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Page 501 ï~~Genetic Algorithms as a Tool for Melodic Development David Ralley University of Illinois Department of Computer Science, 1304 Springfield Ave., Urbana, IUl., 61801 email@example.com Abstract:One of the fundamental challenges of music composition is the development of existing material. Melodic development is often described as an organic process in which key characteristics of a melody are rearranged, isolated and permuted to form new material. This paper explores the possibility of using an interactive genetic algorithm as a means for developing a user supplied melodic idea. Results are mixed, showing the limitations of the human echoic memory in interactive aural evaluations. 1 Introduction The process of musical composition has at its core two problems, one of which is common to other artistic endeavors-discovery of novel and interesting material, and one which is more unique to music-the processing of ideas through systematic permutation and recombination of themes. The fact that variations of a musical idea play such an important role in serious music, and that these variations are somehow derived through recombination and mutation of original material suggests that the process of finding developmental material from extant melodies might be a problem that could be undertaken by a genetic algorithm (GA). The reader is refered to Goldberg (1989) for details of GA construction and operation. 2 Related work Hartmann (1990), McIntyre (1993), Putnam (1994) and Homer and Goldberg (1990) have all made use of GA techniques for music composition. This work builds primarily upon that of Homer and Goldberg, and adds an interactive evaluation process found in Cladwell and Johnson (1990). Iteractive evaluation requires the use of data reduction methods, such as cluster analysis, and in this work the similarity between melodies was done with a simple string matching algorithm that looked for the longest match between two strings of notes. The actual similarity function is: St W,(P)+W2(P;)+W3(P)+W4(P)+W,(P 1) where Stis the overall similarity metric, P is the prime pitch similarity, P is the inverted pitch similarity, P= is the retrograde pitch similarity, P. is the retrograde inversion similarity, Pl is the relative pitch similarity, and W1W5 are the user supplied weights for evaluation. Relative values deal with the distance between two successive elements in the underlying alphabet. 3 Representation The representation of melodies includes two parts, a header, and a list of melodic events. Notes are stored as intervallic offsets from some starting pitch and starting index in an alphabet, which are specified in the header. Assuming that alphabet 0 is a major scale Mary Had a Little Lamb, shown in figure 1, would be represented by: (7160)(0-1-1 1 100-100120) The header information shows that this melody begins on note 71 (B above middle C), which is the sixth note of scale 0. Most mutations alter a single bit, changing one note into an adjacent note in the alphabet.Iif the bit happens to be in the header, can change the entire pitch content of the individual. Mutations on the body of the string are implemented so that they effect one note, not subsequent notes. Additional mutations can reverse a string, or invert it by multiplying all the pitch offsets by -1. The initial population was seeded with melodies similar to the user's input melody. To do so, some rudimentary spectral analysis was performed, finding the distribution of pitches and intervals in the user's input. This information was then used to determine initial melodies stochastically so that the I C MC P ROC E E D I N G S 199550 501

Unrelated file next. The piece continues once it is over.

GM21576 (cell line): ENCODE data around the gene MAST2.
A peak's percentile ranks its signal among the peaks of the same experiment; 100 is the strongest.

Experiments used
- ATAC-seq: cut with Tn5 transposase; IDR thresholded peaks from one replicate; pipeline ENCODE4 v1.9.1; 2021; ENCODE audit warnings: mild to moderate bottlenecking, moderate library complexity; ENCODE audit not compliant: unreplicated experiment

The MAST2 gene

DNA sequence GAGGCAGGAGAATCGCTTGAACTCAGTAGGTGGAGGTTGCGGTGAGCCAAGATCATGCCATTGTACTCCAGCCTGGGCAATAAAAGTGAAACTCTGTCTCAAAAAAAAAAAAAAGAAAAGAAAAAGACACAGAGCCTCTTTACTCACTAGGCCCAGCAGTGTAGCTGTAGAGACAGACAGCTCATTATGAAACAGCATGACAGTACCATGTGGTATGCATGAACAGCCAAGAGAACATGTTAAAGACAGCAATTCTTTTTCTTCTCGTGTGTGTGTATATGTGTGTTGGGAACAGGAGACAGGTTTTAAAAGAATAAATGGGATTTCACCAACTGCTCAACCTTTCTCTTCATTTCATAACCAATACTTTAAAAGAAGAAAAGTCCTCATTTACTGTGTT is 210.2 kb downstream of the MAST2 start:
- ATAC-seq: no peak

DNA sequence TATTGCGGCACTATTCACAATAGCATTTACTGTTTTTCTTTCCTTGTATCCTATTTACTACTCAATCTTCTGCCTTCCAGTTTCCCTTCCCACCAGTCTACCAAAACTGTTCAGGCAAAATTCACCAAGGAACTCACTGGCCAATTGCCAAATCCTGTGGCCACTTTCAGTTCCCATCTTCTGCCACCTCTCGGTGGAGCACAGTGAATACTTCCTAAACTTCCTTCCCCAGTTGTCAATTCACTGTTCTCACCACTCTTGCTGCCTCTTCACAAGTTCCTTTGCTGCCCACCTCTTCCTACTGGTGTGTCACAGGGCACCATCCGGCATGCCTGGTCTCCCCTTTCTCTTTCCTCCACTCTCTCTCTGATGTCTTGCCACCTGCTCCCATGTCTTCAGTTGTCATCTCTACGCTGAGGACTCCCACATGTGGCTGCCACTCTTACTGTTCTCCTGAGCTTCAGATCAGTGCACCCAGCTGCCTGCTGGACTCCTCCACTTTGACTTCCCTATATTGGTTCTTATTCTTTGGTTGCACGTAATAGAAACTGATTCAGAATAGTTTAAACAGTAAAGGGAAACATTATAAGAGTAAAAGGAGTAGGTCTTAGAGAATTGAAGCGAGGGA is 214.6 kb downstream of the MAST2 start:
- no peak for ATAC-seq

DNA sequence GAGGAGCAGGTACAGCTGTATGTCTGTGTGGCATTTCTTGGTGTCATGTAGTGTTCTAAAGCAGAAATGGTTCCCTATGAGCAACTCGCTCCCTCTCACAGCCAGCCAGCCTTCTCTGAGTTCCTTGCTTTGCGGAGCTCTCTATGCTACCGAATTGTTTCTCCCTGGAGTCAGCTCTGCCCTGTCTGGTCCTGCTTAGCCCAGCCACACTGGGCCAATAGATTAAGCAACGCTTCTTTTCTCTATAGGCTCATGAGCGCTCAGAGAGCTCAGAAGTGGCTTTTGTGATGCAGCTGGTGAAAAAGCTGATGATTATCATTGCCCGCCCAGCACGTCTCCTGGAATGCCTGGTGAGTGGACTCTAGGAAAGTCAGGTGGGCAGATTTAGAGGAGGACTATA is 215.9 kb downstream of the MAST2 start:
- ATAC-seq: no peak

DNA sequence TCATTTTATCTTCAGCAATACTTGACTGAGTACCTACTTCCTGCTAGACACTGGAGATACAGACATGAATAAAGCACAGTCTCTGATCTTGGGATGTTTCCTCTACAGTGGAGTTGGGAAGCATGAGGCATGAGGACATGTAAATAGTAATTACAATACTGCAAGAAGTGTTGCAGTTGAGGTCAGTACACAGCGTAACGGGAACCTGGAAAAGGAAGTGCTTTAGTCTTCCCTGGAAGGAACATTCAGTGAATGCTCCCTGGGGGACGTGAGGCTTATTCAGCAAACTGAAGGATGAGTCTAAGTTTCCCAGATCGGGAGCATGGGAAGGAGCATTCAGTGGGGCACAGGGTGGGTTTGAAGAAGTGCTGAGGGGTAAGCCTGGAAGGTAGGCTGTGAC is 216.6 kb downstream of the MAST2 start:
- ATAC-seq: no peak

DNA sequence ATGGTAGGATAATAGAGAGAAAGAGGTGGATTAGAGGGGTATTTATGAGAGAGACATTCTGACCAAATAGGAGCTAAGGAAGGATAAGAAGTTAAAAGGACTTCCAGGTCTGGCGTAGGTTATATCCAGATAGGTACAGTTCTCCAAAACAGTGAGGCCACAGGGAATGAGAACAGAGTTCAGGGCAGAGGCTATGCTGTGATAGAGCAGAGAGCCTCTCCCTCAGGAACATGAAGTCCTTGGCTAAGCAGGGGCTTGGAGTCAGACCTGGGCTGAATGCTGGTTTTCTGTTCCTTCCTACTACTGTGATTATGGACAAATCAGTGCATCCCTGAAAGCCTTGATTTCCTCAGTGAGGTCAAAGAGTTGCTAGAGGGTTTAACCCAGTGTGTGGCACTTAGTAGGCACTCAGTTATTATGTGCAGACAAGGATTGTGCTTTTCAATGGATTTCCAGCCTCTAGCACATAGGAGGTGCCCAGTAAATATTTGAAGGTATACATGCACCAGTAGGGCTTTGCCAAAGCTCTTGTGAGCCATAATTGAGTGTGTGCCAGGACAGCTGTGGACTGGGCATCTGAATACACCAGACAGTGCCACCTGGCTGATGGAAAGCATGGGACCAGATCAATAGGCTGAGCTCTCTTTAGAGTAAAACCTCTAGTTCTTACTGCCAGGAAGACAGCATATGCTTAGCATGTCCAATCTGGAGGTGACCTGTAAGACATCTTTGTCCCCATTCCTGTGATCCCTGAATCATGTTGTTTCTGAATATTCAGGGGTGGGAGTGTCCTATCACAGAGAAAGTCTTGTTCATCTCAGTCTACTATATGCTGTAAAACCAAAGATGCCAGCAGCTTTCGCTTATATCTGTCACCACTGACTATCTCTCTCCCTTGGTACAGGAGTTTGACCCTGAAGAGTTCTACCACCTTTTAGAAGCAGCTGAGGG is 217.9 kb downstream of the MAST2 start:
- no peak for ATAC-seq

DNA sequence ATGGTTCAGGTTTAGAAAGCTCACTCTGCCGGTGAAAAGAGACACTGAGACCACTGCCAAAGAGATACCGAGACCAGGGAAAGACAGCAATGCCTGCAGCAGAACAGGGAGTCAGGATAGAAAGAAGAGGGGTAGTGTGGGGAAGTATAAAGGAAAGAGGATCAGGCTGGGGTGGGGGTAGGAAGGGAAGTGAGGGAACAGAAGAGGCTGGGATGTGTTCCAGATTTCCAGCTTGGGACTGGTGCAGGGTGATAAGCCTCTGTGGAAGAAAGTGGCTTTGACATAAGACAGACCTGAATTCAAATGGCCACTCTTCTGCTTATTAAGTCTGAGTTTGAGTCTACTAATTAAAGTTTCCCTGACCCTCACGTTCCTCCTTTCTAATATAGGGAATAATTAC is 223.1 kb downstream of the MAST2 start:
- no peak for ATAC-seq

Page 502 ï~~population retained a certain amount of similarity to the starting melody. Each population is subdivided into some number of clusters, and from each cluster there is one representative centroid chosen. The size of the search space is dependent on the length of the initial melody and the size of the pitch alphabet. The selection scheme uses binary tournament selection with replacement as outlined in Oei et al (1991), which has been to less likely to be susceptible to sampling noise than proportional selection. Reproduction is standard one point crossover. For the test system, all notes were given the same duration, all similarity metric weights were set at.5, and the mutation rate was set to.001. A population size of 100 was used, as this was proportional to the string length and alphabet sized used in the sample input. 4 Experimental Results There were no problems deriving interesting output from recombination and mutation of the user's input. The GA was able to produce a large number of interesting melodic variations of initial material. If anything, the system was too cautious, as there was a propensity toward homogeneity caused by the mediating tendencies of the population seeding mechanism, coupled with the averaging aspects of the clustering algorithm. The real problem with such a system is its subjectiveness. There is no way to really measure the success or failure of such a system if the solution the user desires is not predetermined, and the acceptability of the final melodic material is entirely up to the user. 5 Summary & Conclusions This paper raises more questions than it answers. Some of these questions have to deal with algorithmic decisions made during the course of the experiment: would niching be a more effective means of data reduction than clustering? Could increasing tournament size during selection increase the speed and efficiency of the search? Could the distance between an incorrect element in a string and the correct one in the alphabet be used to guide the proper mixing of notes in the melodies? This system could easily be expanded to cover any aspect of musical language that can be quantized into a dictionary. Rhythm is one such obvious extension, but it is not inconceivable that timbre might also be developed using GA techniques. Although this research calls into question the ability of a human evaluator to guide a musical GA through melody space to an explicit goal, it does show that a GA can be used as a tool for music composition, either though interactive evaluation and subjective success, or through algorithmic evaluation towards a single goal state. A more complete version of this paper is available at http://cmprs.music.uiuc.edu/--david/icmc.ps. References Cladwell, C., & Johnson, V.S. (1991). Tracking acriminal suspect through "face space" with a genetic algorithm. Genetic Algorithms and their Applications: Proceedings of the Fourth International Conference on Genetic Algorithms, 416-421. Goldberg, D.E. (1989). Genetic alroithms in search, optimization and machine learning. Reading, AddisonWesley. Hartmann, P. (1990). Natural selection of musical identities. Proceedings of the International Conference on Computer Music, 103-106. Homer, A. & Goldberg D. E. (1991). Genetic algorithms and computer-assisted composition. Genetic Algorithms and Their Applications: Proceedings of the Fourth International Conference on Genetic Algorithms, 437-441. McIntyre, R.A. (1993). Bach in a box: the evolution of four part baroque harmony using the genetic algorithm. In J. Koza (Ed.) Genetic Algorithms at Sta'nford 1993 (pp. 135-144). Stanford: Stanford University Press. Oei, C.K., Goldberg, D.E. & Chang, S-J. (1991). Tournament selection, niching and preservation of diversity. (LUiGAL Report No. 91001). Urbana, Ill.: University of illinois at Urbana-Champaign. Putnam, L.B. (1994) Genetic programming of music. Unpublished manuscript viewed April 20, 1995 at http://nmt.edub-jefu/notes.htinl. Yin, X., & Germnay, N. (1993). A fast genetic algorithm with shadrig scheme using cluster analysis methods in multimodal function optimization. Artif icial Neural Nets and Genetic Algorithms: Proceedings of the internat ional Conference, 450-457. 502 ICMC PROCEEDINGS 1995